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The fine print of buying a house

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The fine print of buying a house

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First-time home buyer? Perhaps you’re equal parts excited and nervous. The excitement is good. But the nervousness? Not so much. Most of the anxiety for first time home buyers comes from the ambiguity around the whole process. There's so much information asymmetry in the real estate market, it can overwhelm veteran home-owners too. Today, I’ll help you get over this issue by taking a closer look at the fine print of buying a house.

There are two parts to the nitty-gritty details. Firstly, there's a list of documents required to buy a house in India & then comes the set of charges and costs involved. 

What legal documents do you need to buy a house?

The list of legal documents required for the purchase of a property is quite extensive. But it’s important to stay one step ahead and have your paperwork in order, so the entire process of buying a house goes smoothly. 

Here are the key documents required to buy a house in India.

The Sale Deed

The sale deed is one of the most fundamental legal documents you should be aware of. Simply put, it is the document that proves you bought the house from the seller. And it is evidence that the title of the house is in your name, which is why we also call it the title deed. If you want to sell your house years later, the sale deed or the title deed is crucial to that transaction. 

The Encumbrance Certificate (EC)

An encumbrance refers to any kind of burden or debt. Before you buy a house property, you need to ensure that it is free of any such encumbrance. Here’s where an Encumbrance Certificate comes into the picture. It is proof that the property you wish to buy has a free title. 

So, you need not worry if the seller has pledged the house as collateral for any loan they may have availed. Additionally, you also need the EC to avail a home loan to pay for the property.

No-Objection Certificate (NOC)

Before building the house, the developer of the property needs the permission of different municipal authorities, such as - 

  • The sewage board
  • The environment department
  • The traffic and coordination department
  • The pollution control board

An NOC from each of these local body authorities is necessary, so you have proof that the building plans do not violate any of the existing norms and laws. 

The Occupancy Certificate

It's a document issued after a building has been completed, inspected, and pronounced fit for occupation. Also called Completion Certificate, it's only given if the building complies with all the permissible building plans and local regulations and laws.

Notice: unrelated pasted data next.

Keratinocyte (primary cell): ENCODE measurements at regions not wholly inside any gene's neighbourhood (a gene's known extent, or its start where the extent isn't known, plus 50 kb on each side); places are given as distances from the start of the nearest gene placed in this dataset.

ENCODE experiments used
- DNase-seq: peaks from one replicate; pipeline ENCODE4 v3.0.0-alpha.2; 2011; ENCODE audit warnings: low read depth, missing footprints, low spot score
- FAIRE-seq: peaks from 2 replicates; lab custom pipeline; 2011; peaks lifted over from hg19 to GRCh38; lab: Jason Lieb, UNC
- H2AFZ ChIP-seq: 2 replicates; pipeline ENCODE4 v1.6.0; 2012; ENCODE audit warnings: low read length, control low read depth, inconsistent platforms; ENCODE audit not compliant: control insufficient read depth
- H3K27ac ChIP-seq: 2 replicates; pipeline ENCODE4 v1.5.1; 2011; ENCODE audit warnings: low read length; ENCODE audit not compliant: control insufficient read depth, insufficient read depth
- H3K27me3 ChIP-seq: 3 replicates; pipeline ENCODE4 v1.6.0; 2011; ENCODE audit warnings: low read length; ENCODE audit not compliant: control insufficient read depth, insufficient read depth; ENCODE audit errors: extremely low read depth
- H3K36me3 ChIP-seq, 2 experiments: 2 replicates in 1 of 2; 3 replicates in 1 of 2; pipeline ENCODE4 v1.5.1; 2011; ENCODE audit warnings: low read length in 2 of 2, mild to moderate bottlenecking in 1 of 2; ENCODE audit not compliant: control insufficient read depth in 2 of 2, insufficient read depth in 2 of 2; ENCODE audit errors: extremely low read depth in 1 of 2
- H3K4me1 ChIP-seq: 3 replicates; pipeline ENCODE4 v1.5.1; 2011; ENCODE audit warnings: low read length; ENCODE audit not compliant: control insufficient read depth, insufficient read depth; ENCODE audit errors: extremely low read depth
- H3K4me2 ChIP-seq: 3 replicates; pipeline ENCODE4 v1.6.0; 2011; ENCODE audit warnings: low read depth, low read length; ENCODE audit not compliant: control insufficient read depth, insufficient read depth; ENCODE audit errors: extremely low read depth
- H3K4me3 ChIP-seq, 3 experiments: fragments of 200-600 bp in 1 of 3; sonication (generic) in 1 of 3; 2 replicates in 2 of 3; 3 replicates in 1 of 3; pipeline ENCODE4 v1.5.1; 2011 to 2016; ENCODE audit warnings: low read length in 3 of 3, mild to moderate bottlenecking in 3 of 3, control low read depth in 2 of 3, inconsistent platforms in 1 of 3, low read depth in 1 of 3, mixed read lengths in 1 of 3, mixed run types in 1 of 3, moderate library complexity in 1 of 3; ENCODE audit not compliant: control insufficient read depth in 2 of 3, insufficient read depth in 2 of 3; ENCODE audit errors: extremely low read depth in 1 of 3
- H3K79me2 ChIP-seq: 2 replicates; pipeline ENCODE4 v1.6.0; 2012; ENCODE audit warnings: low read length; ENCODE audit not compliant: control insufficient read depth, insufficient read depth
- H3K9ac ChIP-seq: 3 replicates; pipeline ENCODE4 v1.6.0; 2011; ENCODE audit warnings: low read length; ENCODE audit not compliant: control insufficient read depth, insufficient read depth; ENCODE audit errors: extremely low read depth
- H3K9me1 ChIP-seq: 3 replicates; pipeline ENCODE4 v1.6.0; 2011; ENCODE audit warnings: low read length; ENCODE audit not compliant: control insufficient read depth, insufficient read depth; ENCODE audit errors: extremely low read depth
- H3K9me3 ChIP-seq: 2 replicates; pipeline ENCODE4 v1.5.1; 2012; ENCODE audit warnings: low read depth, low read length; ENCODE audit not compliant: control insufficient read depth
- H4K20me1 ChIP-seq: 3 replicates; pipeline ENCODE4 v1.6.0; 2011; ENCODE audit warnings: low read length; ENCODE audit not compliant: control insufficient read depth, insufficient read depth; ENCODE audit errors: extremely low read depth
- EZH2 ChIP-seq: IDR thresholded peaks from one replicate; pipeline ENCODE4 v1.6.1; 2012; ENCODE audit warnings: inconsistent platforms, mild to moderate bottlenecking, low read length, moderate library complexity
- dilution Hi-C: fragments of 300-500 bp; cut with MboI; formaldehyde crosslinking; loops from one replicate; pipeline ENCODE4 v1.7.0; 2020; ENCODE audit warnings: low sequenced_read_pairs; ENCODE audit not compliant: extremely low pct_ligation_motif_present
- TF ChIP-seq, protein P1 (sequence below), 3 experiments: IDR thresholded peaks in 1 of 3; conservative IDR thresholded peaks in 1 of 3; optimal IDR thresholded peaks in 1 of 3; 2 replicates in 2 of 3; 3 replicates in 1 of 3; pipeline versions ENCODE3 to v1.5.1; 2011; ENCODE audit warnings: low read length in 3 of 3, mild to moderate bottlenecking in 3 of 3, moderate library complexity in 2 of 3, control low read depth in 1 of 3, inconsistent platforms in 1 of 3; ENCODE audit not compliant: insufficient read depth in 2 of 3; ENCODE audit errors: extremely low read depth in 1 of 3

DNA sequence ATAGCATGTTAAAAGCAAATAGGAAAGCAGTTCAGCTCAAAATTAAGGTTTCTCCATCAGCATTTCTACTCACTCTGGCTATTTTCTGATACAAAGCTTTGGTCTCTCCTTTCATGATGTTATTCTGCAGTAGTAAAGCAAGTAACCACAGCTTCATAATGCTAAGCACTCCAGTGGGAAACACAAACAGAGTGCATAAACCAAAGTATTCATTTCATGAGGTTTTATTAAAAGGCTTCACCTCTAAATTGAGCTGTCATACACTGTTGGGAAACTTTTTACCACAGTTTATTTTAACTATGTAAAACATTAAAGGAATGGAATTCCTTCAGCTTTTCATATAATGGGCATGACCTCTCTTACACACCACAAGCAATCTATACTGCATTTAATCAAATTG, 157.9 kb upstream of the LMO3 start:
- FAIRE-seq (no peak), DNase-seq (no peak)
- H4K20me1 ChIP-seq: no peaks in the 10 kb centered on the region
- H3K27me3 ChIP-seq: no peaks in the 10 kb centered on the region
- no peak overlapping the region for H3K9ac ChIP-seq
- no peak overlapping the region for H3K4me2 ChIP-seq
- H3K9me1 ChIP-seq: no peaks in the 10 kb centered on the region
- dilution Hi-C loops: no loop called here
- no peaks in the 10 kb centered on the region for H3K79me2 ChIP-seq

The Allotment Letter 

Planning to buy a home that is still under construction? Like a unit or villa in a gated community? In that case, the Allotment Letter is very important. It is evidence that a unit in the apartment or community has been allotted to you, and you can make use of this document to get a home loan easily. 

What are the fees and charges you should be prepared for? 

When you’re preparing a budget and creating a financial plan for buying a house, it’s not just the number on the price tag that counts. A 50-lakh house never costs just Rs. 50 lakhs. There are many other fees and charges you need to account for.

Here’s a preview of these additional costs. 

Stamp Duty

The stamp duty is a kind of tax that the state government levies on the purchase of residential property. The rate of stamp duty varies from state to state. It can range from around 4% to 7% of the cost of the property. 

Registration Fees

Want to get the house registered in your name? To do that, you need to pay registration fees to the government. These fees can be around 1% to 2% of the cost of the house. 

Goods and Services Tax (GST)

The good news? If the property you are buying is ready-to-move, you need not pay any GST on the house. But if you are buying a house that is still under construction, GST is levied at the following rates - 

  • 5% on general residential properties
  • 1% on affordable housing projects 

Advance Maintenance Deposit

Real estate developers may also collect maintenance charges for the first year or two in advance. This deposit is used to fund the costs of running and maintaining common amenities and facilities in the building. 

The maintenance deposit is not charged as a percentage of the cost. It depends on the locality, the amenities and the builder. So, it varies from one house to another. And it’s best if you check with your builder to get a better idea of these costs.


If you’ve availed a broker’s services to find the right house to buy, be prepared to shell out another 1% to 2% of the cost of the house as brokerage charges. This amount may be higher too, so check with the broker about the fees they charge.

This should help you decode the fine print on buying a house a little more efficiently. Make sure you get the necessary documents, and keep them safely since they may be handy in the future. And above all, ensure that you factor in the costs in the fine print when you prepare your budget.

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